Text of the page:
Spotlight: USGS Shoemaker Collection - Data Rescue and Preservation
The National Geological and Geophysical Data Preservation Program (NGGDPP) is supporting USGS Astrogeology Science Center’s (ASC) data rescue, preservation, and inventory project to move samples collected and studied by Dr. Eugene Shoemaker into long-term appropriate storage facilities and compile a detailed database of the geologic materials for use by the scientific community.
The USGS Shoemaker Collection is an essential part of the legacy of Dr. Eugene Shoemaker, whose pioneering work in the 1960s established the new field of astrogeology, including shock metamorphism studies, impact crater modeling, and stratigraphic relations on other planetary bodies. Among his many other scientific accomplishments were the development of dating planetary surfaces using impact crater size distributions, training Apollo astronauts in geologic field methods at Meteor Crater, and co-discovering Comet Shoemaker-Levy 9, which impacted Jupiter in 1994.
The USGS Shoemaker Collection consists of unique and irreplaceable geologic hand samples, rock powders, thin sections and billets, and associated documentation, from locations of scientific interest around the world. These materials are currently housed in a variety of locations on the USGS Flagstaff Science Campus. Since Dr. Shoemaker’s passing in 1997, these materials have been moved, separated from each other and their documentation, and stored in less than ideal conditions in metal shipping containers. A preliminary assessment of the volume and sources of the collection has been performed. There are approximately 200 boxes and canvas bags of rock hand samples, rock chips and powders, and thin section billets. The samples are from a variety of locations. Impact crater rocks are from Meteor Crater (AZ), Flynn Creek Crater (AZ), Sierra Madera Crater (TX), Steinheim Crater (Germany), and several craters in Australia. Of special interest to planetary science are nine bags of fallback ejecta from the Meteor Crater interior. Also in the collection are igneous, sedimentary, and metamorphic rocks from the San Francisco Volcanic Field, the Colorado Plateau, Alabama, and other locations throughout the U.S.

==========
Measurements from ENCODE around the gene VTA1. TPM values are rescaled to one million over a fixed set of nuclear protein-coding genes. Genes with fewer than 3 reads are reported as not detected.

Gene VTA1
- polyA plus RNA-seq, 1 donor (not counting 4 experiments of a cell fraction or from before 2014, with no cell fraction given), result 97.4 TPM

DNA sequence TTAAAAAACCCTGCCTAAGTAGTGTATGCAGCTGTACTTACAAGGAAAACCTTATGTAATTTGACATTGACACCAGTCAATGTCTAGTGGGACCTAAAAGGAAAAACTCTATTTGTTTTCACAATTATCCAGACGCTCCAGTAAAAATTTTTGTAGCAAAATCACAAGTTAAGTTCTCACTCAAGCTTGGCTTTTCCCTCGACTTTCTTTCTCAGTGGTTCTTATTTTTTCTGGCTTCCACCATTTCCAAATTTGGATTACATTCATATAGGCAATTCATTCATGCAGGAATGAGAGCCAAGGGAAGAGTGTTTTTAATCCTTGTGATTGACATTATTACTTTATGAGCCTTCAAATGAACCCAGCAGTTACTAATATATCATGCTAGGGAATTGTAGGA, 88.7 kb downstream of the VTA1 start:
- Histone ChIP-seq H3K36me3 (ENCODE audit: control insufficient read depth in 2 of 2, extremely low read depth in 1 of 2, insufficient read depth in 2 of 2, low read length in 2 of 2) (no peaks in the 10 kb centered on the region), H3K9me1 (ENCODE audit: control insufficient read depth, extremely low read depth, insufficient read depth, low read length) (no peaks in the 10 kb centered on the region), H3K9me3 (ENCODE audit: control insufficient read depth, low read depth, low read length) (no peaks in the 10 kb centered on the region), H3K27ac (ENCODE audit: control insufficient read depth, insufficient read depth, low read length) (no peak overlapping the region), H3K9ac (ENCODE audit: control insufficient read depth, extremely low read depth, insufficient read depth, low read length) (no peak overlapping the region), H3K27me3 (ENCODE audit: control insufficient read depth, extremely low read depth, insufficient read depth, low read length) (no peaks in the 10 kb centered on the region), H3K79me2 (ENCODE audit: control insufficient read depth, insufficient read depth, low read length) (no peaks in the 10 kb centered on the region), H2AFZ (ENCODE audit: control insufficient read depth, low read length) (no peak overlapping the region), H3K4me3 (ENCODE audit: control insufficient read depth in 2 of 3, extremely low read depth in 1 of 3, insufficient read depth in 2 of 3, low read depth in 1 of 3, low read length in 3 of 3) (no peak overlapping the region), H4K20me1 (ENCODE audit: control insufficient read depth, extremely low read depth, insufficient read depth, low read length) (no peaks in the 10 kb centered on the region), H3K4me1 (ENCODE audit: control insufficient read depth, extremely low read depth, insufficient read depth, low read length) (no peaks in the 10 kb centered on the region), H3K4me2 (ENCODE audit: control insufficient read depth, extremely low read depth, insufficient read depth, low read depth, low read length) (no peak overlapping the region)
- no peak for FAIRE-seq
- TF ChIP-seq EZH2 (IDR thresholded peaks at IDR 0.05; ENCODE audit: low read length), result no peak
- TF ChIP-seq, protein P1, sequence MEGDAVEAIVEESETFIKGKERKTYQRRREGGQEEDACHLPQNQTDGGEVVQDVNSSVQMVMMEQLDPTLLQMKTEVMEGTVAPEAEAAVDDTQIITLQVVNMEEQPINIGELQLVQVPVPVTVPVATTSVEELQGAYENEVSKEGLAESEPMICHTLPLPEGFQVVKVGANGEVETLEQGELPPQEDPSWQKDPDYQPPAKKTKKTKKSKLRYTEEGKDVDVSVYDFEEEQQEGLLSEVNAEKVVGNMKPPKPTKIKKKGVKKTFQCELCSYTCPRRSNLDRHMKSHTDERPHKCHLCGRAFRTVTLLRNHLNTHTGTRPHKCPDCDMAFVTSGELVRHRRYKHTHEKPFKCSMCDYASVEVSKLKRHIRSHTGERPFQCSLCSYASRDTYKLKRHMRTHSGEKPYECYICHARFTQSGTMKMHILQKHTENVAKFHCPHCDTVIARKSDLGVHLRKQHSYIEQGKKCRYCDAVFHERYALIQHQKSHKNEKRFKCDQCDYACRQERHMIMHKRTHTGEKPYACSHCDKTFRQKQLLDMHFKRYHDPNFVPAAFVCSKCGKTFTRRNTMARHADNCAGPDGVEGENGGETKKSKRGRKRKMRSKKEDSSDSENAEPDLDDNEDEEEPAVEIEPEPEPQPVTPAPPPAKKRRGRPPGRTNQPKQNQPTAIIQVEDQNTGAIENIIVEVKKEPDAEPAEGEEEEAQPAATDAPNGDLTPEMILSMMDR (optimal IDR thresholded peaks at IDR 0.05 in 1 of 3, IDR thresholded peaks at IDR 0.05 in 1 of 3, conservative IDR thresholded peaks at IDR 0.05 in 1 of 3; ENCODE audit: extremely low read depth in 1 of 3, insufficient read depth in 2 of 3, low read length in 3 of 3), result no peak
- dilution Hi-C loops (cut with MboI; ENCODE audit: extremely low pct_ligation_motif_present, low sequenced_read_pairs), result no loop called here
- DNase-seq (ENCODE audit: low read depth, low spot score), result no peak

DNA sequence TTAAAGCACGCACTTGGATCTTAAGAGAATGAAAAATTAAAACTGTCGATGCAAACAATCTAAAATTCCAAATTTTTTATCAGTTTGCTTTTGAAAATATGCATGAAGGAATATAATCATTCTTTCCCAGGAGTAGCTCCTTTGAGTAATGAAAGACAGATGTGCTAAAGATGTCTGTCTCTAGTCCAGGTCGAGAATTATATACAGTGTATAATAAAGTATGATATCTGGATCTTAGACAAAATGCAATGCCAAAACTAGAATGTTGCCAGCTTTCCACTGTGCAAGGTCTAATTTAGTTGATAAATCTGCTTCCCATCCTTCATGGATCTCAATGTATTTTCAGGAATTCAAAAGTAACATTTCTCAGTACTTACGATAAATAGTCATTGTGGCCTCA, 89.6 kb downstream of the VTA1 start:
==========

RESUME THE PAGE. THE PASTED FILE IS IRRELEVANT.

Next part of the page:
For the past 50 years, the ASC has been at the forefront of the integration of planetary geoscience, cartography, and remote sensing and the preservation of the Shoemaker materials will add to that legacy. The ASC currently holds two voluminous sample collections that provide terrestrial analog samples for planetary geologic studies: a collection of rotary drill cuttings from Meteor Crater (in Arizona) and a collection of drill cores from Flynn Creek Crater (in Tennessee). These collections were also data rescue and preservation projects, and the experience gained through these projects make preservation of the Shoemaker Collection the next step. The Shoemaker Collection meets all four of the evaluation criteria for preservation established by the USGS Geologic Collections Management System (Adrian et al., 2014), and therefore the development of descriptive information and increased accessibility to scientists is mandated.